One tip I learned from a seasoned nurse: Go ahead measure and pour all your Miralax powder before you start passing meds. Then just stack the cups inside each other. If you know that you will have 8 pts taking mirilax then you dont have to waste time pouring. Just grab a cup and fill with water/gatorade. :-)
    Juryizout and davisdoll like this.
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    Quote from CrazyGoonLPN
    One tip I learned from a seasoned nurse: Go ahead measure and pour all your Miralax powder before you start passing meds. Then just stack the cups inside each other. If you know that you will have 8 pts taking mirilax then you dont have to waste time pouring. Just grab a cup and fill with water/gatorade. :-)
    Isn't that considered pre-pouring? What's the difference if you have a bunch of ativan in one wing or everyone takes the house multivitamin ... could you stack em up?
    ricksy likes this.
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    Quote from tyvin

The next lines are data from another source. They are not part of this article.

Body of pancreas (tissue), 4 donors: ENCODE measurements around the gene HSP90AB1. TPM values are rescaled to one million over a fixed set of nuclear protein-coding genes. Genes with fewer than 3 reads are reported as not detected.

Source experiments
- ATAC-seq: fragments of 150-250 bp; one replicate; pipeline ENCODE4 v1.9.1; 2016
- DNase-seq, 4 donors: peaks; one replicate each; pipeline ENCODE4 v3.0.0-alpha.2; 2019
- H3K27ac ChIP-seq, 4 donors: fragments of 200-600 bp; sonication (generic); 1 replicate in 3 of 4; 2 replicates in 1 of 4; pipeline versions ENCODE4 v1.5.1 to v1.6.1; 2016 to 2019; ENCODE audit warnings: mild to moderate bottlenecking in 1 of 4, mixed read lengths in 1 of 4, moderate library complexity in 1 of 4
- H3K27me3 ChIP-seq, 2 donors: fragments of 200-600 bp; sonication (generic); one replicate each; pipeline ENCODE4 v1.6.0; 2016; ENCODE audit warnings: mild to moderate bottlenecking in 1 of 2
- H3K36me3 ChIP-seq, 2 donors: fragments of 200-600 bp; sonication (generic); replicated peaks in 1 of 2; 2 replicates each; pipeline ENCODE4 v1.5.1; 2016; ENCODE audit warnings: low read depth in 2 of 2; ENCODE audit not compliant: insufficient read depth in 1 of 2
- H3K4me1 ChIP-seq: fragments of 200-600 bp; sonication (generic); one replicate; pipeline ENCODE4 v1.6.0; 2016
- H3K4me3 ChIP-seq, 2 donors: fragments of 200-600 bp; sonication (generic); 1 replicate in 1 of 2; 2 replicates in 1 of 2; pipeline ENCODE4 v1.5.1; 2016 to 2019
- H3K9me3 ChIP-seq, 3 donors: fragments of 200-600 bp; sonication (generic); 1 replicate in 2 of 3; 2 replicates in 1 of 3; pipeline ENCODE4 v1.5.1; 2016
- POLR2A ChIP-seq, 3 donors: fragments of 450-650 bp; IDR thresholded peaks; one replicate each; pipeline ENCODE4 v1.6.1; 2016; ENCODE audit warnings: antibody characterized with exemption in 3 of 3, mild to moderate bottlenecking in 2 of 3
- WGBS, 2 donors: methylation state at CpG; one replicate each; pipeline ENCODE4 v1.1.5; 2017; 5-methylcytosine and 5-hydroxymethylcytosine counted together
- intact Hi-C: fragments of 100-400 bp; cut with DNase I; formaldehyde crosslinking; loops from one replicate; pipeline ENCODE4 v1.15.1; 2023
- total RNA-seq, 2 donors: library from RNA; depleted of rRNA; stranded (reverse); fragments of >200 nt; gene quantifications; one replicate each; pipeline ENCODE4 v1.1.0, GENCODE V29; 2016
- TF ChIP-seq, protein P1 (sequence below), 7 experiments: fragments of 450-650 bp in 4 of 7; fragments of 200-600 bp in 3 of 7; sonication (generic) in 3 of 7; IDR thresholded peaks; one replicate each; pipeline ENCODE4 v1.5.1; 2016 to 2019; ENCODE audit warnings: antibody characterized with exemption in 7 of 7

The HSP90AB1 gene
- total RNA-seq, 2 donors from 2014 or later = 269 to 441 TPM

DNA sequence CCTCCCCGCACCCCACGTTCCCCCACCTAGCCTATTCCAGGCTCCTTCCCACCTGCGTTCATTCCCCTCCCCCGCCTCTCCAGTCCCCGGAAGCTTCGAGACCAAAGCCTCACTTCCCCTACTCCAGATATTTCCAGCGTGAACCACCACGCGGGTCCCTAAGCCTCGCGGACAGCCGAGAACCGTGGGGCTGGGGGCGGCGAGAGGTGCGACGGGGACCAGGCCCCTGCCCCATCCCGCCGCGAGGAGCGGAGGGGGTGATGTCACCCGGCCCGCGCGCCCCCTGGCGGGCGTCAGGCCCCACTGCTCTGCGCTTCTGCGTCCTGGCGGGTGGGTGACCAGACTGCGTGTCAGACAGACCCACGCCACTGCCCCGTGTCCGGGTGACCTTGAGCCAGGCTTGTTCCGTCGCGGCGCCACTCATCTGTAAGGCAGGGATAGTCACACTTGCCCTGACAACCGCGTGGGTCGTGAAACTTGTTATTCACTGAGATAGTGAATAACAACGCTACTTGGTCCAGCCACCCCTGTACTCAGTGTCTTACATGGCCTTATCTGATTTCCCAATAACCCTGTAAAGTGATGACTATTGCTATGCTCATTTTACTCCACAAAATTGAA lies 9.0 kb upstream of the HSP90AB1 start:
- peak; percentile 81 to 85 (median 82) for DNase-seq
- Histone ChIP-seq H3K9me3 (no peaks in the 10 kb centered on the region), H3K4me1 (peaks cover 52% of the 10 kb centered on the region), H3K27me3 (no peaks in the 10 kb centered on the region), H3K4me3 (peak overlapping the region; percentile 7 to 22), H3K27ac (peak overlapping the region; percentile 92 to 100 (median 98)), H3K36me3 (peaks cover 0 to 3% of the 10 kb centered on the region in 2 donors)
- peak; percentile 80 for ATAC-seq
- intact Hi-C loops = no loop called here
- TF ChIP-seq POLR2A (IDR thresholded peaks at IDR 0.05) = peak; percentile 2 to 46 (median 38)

Isn't that considered pre-pouring? What's the difference if you have a bunch of ativan in one wing or everyone takes the house multivitamin ... could you stack em up?
    Yeah it probably is considered pre pouring but it makes things a lot quicker. There is no need to be so dramatic. I never pre pour pills. Especially narcs!! There is a difference.
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    Quote from CrazyGoonLPN
    Yeah it probably is considered pre pouring but it makes things a lot quicker. There is no need to be so dramatic. I never pre pour pills. Especially narcs!! There is a difference.
    Dramatic ... would it be dramatic if a new nurse lost a job because they took advice from this board that guided them to do things that aren't right? This board has great influence on those people who come and read these posts. I take it very serious and don't want anyone walking away thinking it's OK to pre-pour anything; of course unless the facility, JCAHO, and state inspectors have changed their minds about the subject. So yea, I guess it could be considered a little dramatic when I believe in guiding young nurses in correct procedures concerning a med pass and actually take it serious.
    Last edit by tyvin on Aug 24, '11
    Nola009, ricksy, beatrice1, and 2 others like this.
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    Quote from PollyWolly